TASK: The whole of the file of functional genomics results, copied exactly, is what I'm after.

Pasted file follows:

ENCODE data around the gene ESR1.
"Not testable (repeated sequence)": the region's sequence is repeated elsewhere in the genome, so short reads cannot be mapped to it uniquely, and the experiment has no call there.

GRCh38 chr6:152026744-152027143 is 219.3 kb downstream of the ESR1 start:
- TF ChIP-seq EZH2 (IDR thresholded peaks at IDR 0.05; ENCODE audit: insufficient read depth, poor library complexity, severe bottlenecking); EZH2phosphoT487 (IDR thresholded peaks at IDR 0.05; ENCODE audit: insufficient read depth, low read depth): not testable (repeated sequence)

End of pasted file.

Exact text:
ENCODE data around the gene ESR1.
"Not testable (repeated sequence)": the region's sequence is repeated elsewhere in the genome, so short reads cannot be mapped to it uniquely, and the experiment has no call there.

GRCh38 chr6:152026744-152027143 is 219.3 kb downstream of the ESR1 start:
- TF ChIP-seq EZH2 (IDR thresholded peaks at IDR 0.05; ENCODE audit: insufficient read depth, poor library complexity, severe bottlenecking); EZH2phosphoT487 (IDR thresholded peaks at IDR 0.05; ENCODE audit: insufficient read depth, low read depth): not testable (repeated sequence)